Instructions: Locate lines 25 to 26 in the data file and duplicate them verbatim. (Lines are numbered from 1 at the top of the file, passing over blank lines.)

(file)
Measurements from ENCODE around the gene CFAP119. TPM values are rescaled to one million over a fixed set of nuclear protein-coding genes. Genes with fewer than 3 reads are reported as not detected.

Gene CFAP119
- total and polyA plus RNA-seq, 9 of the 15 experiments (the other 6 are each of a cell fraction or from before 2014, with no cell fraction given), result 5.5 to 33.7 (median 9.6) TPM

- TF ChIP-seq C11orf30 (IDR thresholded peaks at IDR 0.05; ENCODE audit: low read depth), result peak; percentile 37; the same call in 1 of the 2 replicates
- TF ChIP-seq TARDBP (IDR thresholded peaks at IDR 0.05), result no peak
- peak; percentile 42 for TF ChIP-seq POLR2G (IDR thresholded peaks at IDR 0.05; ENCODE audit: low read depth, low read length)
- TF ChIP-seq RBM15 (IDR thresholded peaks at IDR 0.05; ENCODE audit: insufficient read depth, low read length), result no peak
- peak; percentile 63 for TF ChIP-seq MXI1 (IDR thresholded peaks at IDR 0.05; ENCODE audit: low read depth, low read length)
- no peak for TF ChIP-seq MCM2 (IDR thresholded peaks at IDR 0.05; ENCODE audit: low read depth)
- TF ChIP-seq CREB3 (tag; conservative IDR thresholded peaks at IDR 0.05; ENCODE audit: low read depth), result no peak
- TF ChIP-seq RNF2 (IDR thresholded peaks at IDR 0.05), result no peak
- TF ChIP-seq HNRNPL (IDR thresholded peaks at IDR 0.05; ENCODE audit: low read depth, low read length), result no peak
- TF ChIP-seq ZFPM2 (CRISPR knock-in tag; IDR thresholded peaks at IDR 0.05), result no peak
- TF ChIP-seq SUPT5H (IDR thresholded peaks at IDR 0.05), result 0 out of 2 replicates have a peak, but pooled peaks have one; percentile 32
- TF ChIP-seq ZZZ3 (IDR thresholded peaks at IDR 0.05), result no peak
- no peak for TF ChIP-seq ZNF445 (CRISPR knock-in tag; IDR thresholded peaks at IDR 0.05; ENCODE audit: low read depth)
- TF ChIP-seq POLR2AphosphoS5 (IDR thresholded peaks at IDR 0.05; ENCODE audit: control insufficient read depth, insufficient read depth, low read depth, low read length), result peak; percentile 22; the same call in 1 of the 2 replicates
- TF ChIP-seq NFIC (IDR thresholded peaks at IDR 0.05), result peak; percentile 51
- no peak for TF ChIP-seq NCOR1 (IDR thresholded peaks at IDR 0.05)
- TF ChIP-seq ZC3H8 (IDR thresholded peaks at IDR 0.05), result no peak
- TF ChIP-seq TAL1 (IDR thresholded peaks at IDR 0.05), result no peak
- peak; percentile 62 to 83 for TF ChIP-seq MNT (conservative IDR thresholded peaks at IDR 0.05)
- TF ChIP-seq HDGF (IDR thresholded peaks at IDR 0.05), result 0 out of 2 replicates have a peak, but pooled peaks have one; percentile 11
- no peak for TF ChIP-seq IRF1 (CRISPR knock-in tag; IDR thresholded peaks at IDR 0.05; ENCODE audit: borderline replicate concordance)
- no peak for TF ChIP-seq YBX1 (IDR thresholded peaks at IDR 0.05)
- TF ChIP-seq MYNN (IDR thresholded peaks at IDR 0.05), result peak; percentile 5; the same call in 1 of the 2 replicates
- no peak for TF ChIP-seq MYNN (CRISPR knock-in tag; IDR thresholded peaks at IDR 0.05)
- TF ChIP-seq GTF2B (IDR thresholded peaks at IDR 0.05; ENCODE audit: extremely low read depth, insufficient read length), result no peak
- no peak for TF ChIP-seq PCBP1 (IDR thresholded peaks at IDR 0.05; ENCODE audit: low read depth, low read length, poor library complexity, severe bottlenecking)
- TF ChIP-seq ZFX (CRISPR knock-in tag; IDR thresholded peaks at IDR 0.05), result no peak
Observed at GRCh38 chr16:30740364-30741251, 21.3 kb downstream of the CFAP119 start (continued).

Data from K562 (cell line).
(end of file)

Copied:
- no peak for TF ChIP-seq YBX1 (IDR thresholded peaks at IDR 0.05)
- TF ChIP-seq MYNN (IDR thresholded peaks at IDR 0.05), result peak; percentile 5; the same call in 1 of the 2 replicates